Tin Man Games is one of those developer names that you see on the App Store or Google Play, and you instantly know it’s going to be worth checking out. The company’s always done a great job of transforming popular digital gamebooks into similarly high quality apps, and now it’s branching out a little. This time round, it’s in the form of Miss Fisher and the Deathly Maze- – a game based on the detective show Miss Fisher’s Murder Mysteries. I’ve never watched the show, but it didn’t stop me really enjoying the game.
The game plays out as part visual novel, part puzzle game. Think of it as a little like an Ace Attorney game, and you’re not far off. An actress has been murdered during a play and it’s down to you to figure out who did it, and why. That means you’re going to be spending a lot of time talking to people, learning about their relationship with the victim as well as any possible reasons why they might have committed the crime. It’s a fairly well told story, keeping you reasonably interested and intrigued.
Besides simply choosing what to ask next, there’s also a fair amount of searching for clues too. This is done through an ‘examine’ option in which you poke around your surroundings trying to seek out potential items of interest. Oftentimes, once you’ve gathered a sufficient number of clues, you can then combine them through a series of deduction, figuring out a few more things about them.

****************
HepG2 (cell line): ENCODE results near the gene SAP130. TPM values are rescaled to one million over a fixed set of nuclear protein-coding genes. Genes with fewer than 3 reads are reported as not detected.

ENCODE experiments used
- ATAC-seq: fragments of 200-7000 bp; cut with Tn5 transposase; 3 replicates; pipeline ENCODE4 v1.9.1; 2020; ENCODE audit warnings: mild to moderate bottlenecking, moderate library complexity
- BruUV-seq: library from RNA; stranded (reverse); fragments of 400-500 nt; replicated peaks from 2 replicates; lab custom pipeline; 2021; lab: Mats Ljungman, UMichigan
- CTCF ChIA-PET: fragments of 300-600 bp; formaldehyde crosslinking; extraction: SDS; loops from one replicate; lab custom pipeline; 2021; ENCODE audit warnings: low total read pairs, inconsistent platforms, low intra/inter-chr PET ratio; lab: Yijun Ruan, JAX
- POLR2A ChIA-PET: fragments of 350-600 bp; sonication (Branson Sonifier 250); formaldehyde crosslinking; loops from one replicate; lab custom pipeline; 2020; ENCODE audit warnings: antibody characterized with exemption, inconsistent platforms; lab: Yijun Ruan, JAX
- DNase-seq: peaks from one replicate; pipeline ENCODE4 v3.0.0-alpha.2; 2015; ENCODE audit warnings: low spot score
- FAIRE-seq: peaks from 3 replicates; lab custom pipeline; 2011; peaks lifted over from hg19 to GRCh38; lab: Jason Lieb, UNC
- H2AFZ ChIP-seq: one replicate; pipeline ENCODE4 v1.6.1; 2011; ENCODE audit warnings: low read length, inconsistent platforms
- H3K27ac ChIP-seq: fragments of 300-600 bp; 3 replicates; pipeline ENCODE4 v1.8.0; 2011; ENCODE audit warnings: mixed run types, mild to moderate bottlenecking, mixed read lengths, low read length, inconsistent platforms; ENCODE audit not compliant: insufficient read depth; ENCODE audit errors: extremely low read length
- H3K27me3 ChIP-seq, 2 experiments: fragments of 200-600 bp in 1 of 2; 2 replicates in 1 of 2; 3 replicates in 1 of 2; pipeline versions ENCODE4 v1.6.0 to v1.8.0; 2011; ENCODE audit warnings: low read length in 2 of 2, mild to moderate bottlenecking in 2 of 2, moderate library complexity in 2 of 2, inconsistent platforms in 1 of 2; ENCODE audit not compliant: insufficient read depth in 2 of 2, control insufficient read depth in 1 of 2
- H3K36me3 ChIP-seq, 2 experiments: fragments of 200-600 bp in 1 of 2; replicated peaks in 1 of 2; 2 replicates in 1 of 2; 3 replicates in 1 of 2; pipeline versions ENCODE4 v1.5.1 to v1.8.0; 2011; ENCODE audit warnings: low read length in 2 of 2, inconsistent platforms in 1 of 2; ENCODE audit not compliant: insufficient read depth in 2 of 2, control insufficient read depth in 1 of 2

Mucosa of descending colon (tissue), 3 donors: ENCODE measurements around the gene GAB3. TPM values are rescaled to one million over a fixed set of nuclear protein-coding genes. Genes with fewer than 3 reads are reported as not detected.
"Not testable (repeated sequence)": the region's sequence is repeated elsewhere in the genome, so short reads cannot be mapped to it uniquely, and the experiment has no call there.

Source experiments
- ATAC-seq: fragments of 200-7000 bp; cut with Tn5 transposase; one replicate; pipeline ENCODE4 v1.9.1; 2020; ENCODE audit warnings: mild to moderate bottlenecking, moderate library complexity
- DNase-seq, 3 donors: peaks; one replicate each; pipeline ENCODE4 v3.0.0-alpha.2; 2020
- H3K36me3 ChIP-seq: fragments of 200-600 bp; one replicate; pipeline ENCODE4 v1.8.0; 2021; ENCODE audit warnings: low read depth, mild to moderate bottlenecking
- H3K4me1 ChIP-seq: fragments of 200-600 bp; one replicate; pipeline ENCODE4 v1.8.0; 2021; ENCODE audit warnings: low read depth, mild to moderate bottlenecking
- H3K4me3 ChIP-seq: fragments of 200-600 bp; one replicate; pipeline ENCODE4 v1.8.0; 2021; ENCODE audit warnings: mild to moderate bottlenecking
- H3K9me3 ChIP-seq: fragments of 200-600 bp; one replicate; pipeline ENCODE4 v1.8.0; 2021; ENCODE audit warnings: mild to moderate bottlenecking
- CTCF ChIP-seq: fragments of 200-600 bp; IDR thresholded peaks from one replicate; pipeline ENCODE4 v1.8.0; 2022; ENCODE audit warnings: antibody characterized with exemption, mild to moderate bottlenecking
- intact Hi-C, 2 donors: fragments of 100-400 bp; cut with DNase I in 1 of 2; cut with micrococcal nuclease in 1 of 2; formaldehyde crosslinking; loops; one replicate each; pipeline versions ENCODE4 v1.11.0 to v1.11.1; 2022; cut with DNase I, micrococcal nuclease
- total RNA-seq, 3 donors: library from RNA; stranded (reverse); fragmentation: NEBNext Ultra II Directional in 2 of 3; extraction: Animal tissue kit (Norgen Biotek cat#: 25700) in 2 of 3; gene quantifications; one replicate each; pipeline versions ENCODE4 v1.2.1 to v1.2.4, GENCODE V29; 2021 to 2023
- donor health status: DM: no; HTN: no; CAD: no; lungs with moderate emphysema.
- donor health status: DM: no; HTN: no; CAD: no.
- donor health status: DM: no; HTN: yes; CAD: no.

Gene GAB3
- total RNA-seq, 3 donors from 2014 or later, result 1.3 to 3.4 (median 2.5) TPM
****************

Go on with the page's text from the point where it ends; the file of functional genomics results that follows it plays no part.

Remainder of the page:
As well as that, you unlock new locations to explore which inevitably lead to more clues and more people to talk to. In the end, you’ll look through just over half a dozen locations. Each is quite glorious to look at, fitting into the 1920s theme well, while consistently looking quite attractive. You can interact with items that aren’t necessary to progression too, as well as pick up new costume pieces for Miss Fisher to dress in. It’s filler content, but it doesn’t feel overdone by any means.
It’s all simply done, but reasonably well paced. The only substantial issue is whether Miss Fisher and the Deathly Maze – Ep. 1 is too simply done. It feels very much like an introduction to the main story, and that’s because it is. As the ‘Episode 1’ denotes, this feels more like a taster than anything too significant.
Just as you’re really getting into the story and you solve matters, the game ends. It leaves you on a hefty cliffhanger, longing for more and desperately hoping that this isn’t one of those series where you have to wait months for the next installment. That’s a little frustrating admittedly. I found I blitzed my way through Miss Fisher and the Deathly Maze’s first episode in about 90 minutes, although admittedly I am a quick reader. The time was so brief because it’s really far from challenging. Everything makes a little too much sense, and the game is all too keen to encourage you to pursue the ‘correct’ path.
That all sounds overly negative, but I don’t quite mean it like that. Miss Fisher and the Deathly Maze is a lot of fun while you play it. It just that happens to be a double edged sword. It leaves you rushing through it, then longing for more. It’s a promising start to a potentially very interesting story. It just needs longer future episodes, and a slightly more challenging set of clues and puzzles to live up to its potential.